AI Glossary of Terms

AI Glossary of Terms

AI ethics:

AI ethics refers to the principles and guidelines that ensure artificial intelligence systems are designed and used responsibly. This includes making sure AI is fair, transparent, respects privacy, avoids bias, and is accountable for its actions, to ensure it benefits society without causing harm.



An AI algorithm is a set of instructions designed to solve problems or perform tasks using artificial intelligence techniques. The algorithms analyse data, learn from patterns, and make decisions to achieve specific goals. Examples include algorithms for image recognition, language translation, and predicting future outcomes based on past data.


Bias in AI:

Bias in AI is when an artificial intelligence system produces unfair or prejudiced results. This happens because the data used to train the AI might be unbalanced, incomplete, or reflect existing human prejudices, causing the AI to learn and replicate those biases in its decisions and predictions. Bias in AI can lead to unfair treatment or discrimination against certain groups, perpetuating existing inequalities.


Big Data:

Datasets that are too large and complex for traditional data-processing applications to handle. For example, the vast amount of information collected from social media posts, online purchases, and website clicks every day.



A chatbot is a computer program designed to have conversations with humans, usually through text or voice. It uses artificial intelligence to understand questions or commands and respond with appropriate answers or actions.


Deep Learning:

Deep learning is a subset of machine learning where computers learn to understand data through interconnected layers of nodes, called neural networks. Neural networks are a set of algorithms, modeled loosely after the human brain, that are designed to recognise complex patterns. It is used to make predictions, and solve problems, like identifying objects in images or understanding speech. Common examples include its use in facial recognition, virtual assistants, translation and personalised entertainment.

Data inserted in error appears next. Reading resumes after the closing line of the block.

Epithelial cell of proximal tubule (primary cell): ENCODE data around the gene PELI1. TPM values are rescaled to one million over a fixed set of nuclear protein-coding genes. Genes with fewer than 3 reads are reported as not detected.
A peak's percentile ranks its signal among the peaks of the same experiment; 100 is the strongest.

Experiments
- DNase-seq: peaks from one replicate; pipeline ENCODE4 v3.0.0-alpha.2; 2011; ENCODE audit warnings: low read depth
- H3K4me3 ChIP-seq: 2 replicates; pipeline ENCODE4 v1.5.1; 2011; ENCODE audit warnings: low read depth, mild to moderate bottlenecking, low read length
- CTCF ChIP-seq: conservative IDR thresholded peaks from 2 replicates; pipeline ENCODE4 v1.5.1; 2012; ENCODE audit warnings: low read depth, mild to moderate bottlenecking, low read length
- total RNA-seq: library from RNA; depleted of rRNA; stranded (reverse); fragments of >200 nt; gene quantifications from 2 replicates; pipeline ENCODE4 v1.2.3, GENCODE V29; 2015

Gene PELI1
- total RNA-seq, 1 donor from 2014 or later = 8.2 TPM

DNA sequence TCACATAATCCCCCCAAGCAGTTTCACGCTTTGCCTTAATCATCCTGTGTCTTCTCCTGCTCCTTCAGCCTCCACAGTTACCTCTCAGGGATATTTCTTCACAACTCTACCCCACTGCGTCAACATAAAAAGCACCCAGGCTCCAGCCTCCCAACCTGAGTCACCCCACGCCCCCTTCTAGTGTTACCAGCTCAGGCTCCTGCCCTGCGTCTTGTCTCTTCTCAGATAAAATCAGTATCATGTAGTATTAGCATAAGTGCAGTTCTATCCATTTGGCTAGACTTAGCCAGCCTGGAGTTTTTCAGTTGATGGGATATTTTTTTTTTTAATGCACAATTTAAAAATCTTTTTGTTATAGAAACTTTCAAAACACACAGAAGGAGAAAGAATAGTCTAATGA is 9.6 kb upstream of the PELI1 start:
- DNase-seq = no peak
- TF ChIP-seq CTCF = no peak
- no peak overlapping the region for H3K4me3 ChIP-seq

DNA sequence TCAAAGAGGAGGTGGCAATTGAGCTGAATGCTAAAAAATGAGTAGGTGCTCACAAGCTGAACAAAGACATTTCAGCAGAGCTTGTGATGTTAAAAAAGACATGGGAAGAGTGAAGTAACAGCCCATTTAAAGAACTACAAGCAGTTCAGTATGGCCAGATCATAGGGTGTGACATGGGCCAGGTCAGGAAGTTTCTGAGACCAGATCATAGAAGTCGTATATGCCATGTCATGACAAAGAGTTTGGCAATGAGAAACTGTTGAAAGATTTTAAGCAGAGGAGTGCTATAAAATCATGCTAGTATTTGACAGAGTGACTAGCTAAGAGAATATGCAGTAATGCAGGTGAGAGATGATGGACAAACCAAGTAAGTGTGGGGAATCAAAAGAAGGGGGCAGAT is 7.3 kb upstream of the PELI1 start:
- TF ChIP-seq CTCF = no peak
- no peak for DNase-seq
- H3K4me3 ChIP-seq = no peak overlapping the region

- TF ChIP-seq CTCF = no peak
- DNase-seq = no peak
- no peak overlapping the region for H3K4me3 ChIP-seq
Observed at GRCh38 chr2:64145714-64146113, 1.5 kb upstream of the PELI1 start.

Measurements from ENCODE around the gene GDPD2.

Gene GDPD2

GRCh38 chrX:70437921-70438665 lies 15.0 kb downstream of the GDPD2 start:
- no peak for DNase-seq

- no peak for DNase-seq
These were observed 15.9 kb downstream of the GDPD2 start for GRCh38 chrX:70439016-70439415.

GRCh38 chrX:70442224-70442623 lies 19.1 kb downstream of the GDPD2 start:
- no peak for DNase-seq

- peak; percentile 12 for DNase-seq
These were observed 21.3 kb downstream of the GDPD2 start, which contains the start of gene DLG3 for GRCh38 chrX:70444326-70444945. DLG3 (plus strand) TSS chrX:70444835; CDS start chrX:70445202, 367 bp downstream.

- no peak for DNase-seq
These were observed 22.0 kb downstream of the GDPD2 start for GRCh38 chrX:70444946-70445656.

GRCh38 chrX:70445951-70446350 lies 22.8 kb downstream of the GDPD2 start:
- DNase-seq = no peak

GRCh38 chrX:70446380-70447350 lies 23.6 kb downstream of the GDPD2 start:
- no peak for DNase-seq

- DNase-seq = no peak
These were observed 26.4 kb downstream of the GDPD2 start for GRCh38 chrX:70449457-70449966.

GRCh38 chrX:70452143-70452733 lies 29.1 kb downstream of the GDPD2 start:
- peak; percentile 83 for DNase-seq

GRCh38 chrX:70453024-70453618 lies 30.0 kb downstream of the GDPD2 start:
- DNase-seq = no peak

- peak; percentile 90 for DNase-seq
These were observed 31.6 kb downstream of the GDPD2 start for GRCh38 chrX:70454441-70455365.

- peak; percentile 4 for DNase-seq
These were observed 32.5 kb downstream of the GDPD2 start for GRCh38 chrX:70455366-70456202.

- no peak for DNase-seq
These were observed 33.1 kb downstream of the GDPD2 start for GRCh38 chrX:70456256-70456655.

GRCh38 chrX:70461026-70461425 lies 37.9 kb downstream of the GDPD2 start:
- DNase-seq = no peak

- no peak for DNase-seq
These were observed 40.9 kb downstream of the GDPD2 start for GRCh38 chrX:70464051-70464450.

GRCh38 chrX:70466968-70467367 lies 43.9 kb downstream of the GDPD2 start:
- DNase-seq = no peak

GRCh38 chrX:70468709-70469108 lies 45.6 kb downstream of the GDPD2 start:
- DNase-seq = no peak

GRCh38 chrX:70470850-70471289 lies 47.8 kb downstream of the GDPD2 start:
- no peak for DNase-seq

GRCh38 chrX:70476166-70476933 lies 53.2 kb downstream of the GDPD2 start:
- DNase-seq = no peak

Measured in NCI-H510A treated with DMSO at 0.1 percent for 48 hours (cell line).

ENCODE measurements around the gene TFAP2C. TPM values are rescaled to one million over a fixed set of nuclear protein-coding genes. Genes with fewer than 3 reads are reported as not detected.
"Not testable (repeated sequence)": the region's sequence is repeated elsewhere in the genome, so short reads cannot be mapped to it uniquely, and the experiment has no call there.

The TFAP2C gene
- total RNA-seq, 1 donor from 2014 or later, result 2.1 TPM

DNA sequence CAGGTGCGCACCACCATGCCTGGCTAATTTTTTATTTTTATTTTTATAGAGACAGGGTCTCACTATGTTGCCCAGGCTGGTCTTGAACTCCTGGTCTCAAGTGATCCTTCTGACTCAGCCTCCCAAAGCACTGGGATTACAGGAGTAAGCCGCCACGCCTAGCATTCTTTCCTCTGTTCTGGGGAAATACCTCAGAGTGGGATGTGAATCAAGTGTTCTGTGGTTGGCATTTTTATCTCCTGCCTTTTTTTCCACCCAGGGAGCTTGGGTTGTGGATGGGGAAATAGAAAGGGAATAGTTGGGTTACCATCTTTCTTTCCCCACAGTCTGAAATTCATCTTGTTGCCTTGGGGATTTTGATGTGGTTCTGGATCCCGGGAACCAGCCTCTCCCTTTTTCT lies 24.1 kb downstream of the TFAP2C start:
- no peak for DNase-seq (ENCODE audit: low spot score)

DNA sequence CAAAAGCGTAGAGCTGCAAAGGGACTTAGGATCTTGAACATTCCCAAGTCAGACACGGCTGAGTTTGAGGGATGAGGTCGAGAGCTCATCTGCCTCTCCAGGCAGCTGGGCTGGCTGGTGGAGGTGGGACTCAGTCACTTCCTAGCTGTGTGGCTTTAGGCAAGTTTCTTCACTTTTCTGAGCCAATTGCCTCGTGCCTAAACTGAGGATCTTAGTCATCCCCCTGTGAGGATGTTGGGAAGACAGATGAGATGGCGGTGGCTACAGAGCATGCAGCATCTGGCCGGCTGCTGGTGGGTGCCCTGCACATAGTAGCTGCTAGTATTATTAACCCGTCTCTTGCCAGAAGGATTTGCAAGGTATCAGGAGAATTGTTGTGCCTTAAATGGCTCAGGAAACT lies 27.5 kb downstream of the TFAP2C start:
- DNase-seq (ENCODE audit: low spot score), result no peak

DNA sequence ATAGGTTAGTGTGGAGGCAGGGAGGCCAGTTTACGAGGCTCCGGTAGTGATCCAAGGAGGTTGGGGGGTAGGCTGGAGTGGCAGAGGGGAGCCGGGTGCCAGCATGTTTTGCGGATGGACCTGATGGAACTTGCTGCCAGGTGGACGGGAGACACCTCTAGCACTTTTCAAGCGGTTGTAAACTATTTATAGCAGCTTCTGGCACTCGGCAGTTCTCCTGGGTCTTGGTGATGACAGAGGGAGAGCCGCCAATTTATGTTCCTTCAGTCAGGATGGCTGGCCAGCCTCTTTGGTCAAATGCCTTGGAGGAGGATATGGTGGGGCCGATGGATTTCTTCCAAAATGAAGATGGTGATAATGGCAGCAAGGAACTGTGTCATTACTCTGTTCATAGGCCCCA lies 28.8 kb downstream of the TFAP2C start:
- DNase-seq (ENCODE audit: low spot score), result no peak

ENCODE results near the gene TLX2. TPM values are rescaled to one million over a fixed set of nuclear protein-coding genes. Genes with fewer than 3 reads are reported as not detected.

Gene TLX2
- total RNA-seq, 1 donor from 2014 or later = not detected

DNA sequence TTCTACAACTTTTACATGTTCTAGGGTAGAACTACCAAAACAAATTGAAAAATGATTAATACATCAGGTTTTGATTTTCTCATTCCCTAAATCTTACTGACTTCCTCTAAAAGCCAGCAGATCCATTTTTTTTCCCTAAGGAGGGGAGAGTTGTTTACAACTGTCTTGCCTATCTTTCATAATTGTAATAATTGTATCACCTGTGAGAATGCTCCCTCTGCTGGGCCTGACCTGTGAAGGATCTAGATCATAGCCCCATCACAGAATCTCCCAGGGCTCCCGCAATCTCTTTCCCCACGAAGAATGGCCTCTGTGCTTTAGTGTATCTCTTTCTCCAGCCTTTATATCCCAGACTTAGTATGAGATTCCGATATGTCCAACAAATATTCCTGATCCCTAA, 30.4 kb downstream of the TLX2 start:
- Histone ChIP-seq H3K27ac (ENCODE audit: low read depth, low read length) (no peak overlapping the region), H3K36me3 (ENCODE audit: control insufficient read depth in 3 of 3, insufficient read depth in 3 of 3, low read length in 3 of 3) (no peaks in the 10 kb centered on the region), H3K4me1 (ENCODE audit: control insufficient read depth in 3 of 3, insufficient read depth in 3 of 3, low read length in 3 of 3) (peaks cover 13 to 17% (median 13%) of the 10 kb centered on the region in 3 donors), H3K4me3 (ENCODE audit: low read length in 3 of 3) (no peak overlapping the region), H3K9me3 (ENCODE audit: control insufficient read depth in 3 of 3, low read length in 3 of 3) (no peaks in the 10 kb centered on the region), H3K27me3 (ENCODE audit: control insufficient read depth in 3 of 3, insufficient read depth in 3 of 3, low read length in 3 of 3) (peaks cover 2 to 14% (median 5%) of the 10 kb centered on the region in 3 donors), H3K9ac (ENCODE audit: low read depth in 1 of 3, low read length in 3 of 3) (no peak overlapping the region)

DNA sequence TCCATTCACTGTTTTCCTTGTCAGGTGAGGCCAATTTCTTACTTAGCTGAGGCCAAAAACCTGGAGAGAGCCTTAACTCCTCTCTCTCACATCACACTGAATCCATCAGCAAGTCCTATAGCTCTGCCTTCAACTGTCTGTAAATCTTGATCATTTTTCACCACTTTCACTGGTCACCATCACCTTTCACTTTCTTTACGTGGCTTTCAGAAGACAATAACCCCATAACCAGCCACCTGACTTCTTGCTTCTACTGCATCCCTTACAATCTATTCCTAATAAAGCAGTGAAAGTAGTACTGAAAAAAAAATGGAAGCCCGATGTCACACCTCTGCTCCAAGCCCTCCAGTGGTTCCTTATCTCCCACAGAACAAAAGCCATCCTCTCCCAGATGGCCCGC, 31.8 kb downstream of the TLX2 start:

Generative AI:

Generative AI is a type of artificial intelligence that can create new content, like images, music, or text, based on patterns it learns from existing data. For example, a generative AI model trained on a dataset of human faces can generate realistic-looking faces that have never been seen before.



A hallucination happens when an AI model mistakenly generates something that isn’t actually there or real. For instance, in image generation, a hallucination could be creating features or objects that don’t exist in the input data, like adding extra limbs to a person in a generated image.


Large language model (LLM):

A large language model is an artificial intelligence system designed to understand and generate human-like text. These models are trained on massive amounts of text data and can perform various language-related tasks, such as text generation, translation, summarization, and answering questions. Examples of large language models include OpenAI’s GPT and Google’s BERT.


Machine learning:

Machine learning is a type of artificial intelligence where computers learn to make predictions or decisions by analysing data patterns. Instead of following specific instructions, machine learning algorithms use patterns in the data to improve their performance on a task. Examples of machine learning include spam email detection, recommendation systems, and image recognition.



A prompt in AI is a specific instruction given to a language model or other AI system to generate a specific response or output. It guides the AI on what task to perform or what type of information to provide. For example a prompt to create a piece of text, provide an answer to a question, for translation, or to generate an image.


Training data:

Training data is used to teach AI applications to recognise patterns and make predictions or decisions. The data can take various forms, such as images, audio, or text, and can come from existing databases, publicly available information, user interactions, or data generated specifically for the training purpose. Examples could include social media platforms using likes, shares and comments to train their newsfeed algorithm, or shopping websites may suggest products to users based on their browsing history, purchase behaviour, and interactions with the website.

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